Answer Expert #735
The New Right emerged out of political and social changes in the 1960s, introducing a new form of conservatism to the ideological spectrum that embraced a nationalist approach to politics (Lyons, 1996). Although there are various New Right movements present in a variety of nation states, they tend to pursue a similar ideological position. For example, Lyons (1996, p. 17) asserts that the New Right presented a renewed sense of family values that "...constructed a more nostalgic community... [based on] the idealized family." As such, at the core of the movement was a determination to create a movement based on reconciliation of morality and family with a resistance to liberal change. However, it does not ideologically align itself with the traditional Old Right, which is defined by a paternalistic, elitist and institutional hierarchical understanding of how society worked (Williams, 2015; Grant, 2003). This was largely perceived as outdated in the United States and the United Kingdom in the 1980s, thus bringing about an identifiable shift within the political mechanism of both nations (Williams, 2015). Instead, it emphasises the role of the free market, freedom for the individual and values that can be described as Victorian in nature. This specifically relates to morality and family values. These elements come together to form an ideological stance that was inherently conservative in nature and challenged liberal ideas but also deviated from more traditional values. As such, New Right ideology can essentially be defined as a conservative position that departed from traditional values in order to emphasise the mobilisation of a new generation in pursuit of a renewed morality and firmly against liberalism.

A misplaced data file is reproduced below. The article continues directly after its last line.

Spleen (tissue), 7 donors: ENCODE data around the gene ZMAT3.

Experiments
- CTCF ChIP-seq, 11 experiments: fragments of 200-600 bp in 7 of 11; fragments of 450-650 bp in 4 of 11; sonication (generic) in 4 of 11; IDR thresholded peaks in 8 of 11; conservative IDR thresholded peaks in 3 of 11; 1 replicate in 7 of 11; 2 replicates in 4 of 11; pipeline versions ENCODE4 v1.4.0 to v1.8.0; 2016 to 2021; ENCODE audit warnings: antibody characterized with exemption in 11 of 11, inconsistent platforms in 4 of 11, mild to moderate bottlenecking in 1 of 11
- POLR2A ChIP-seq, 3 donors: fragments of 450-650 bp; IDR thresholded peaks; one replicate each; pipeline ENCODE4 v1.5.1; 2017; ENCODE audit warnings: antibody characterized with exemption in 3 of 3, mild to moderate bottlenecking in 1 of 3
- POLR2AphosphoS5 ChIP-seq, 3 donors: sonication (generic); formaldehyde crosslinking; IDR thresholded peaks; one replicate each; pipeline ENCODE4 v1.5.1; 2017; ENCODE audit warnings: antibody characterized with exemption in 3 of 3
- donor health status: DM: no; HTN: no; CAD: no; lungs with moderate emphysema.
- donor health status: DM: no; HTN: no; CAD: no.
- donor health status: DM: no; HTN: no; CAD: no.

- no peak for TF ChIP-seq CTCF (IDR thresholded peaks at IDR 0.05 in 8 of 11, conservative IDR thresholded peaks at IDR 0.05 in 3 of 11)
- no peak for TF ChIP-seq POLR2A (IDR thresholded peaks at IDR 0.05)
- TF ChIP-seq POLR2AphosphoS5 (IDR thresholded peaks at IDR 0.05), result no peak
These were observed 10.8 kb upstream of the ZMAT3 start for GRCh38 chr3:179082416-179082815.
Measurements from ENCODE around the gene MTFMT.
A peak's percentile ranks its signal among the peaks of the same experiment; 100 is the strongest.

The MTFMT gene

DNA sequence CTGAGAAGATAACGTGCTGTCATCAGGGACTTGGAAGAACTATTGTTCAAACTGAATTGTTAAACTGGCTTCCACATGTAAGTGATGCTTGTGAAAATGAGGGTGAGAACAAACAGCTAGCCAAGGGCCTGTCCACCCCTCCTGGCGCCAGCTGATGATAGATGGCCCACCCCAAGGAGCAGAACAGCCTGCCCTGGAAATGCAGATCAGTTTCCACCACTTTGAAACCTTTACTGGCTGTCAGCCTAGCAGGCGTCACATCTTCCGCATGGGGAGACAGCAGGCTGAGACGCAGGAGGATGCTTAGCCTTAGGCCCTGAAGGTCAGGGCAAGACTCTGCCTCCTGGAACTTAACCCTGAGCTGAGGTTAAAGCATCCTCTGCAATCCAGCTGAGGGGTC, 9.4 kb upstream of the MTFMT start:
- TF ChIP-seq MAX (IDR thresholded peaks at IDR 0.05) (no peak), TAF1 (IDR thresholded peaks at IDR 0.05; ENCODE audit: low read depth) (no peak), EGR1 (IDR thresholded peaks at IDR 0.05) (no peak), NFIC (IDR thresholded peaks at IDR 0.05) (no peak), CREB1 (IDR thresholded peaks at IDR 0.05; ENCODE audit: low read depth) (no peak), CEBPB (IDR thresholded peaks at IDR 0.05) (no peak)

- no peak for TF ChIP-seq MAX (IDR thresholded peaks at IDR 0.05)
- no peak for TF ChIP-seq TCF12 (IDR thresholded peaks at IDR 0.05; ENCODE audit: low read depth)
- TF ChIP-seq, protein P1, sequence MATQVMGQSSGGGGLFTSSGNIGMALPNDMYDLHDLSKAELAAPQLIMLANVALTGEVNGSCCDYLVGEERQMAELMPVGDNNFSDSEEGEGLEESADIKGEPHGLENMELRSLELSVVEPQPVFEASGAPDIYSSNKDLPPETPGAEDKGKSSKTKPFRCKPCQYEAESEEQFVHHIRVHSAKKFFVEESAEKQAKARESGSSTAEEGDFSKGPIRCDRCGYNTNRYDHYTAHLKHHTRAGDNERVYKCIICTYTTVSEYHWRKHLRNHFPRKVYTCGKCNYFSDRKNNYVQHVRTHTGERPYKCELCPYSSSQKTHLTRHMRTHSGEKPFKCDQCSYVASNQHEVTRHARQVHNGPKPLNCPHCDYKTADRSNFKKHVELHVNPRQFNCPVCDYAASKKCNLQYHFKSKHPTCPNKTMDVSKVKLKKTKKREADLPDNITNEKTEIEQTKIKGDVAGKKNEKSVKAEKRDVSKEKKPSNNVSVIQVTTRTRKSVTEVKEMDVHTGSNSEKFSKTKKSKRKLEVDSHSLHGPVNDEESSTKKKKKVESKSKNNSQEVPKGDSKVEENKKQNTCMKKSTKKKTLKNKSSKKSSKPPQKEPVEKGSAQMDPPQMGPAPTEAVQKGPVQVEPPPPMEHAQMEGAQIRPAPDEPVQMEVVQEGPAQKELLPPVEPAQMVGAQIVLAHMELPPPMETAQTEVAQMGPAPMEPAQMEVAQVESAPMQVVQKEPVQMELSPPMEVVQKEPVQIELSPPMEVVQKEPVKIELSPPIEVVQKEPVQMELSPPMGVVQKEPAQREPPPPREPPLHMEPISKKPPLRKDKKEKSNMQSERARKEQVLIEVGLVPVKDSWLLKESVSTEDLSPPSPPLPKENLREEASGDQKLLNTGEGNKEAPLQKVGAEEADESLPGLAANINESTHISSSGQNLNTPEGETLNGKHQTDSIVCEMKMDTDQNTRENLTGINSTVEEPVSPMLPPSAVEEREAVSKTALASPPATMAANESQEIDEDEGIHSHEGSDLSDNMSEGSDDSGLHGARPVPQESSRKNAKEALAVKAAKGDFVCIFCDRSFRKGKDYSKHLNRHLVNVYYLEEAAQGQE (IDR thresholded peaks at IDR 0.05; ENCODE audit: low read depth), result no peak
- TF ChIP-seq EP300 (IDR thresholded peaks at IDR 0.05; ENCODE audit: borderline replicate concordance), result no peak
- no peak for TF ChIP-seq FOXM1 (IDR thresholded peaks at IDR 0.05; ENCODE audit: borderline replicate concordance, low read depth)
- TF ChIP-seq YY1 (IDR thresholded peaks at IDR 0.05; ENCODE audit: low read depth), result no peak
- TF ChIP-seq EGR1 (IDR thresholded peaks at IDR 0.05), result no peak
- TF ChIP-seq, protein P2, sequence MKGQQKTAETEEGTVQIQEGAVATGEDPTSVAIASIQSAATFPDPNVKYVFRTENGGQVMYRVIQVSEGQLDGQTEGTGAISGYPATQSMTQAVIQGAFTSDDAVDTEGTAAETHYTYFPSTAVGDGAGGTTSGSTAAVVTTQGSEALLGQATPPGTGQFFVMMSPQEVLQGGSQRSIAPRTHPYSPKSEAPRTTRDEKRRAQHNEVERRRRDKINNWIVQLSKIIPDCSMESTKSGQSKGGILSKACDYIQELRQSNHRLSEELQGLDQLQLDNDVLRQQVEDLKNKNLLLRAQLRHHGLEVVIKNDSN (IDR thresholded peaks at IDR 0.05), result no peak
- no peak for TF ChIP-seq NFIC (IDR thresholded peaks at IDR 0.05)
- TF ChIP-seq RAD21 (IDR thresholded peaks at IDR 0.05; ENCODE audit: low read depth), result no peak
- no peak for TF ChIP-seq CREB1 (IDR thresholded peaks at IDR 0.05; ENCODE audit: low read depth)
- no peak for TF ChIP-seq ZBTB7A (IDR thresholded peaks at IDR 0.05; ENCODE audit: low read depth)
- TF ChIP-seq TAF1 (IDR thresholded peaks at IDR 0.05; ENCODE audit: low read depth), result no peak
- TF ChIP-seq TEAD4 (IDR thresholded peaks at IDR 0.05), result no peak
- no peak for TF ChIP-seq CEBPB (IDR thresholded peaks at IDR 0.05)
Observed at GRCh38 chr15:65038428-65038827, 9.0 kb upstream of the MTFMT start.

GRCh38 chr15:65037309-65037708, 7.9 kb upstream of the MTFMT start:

ReferencesGrant, M., (2003). Key Ideas in Politics. Cheltenham: Nelson Thornes.
Lyons, P., (1996). New Left, New Right and the Legacy of the Sixties. Pittsburgh: Temple University Press.
Williams, B., (2015). The Evolution of Conservative Party Social Policy. Dordrecht: Springer.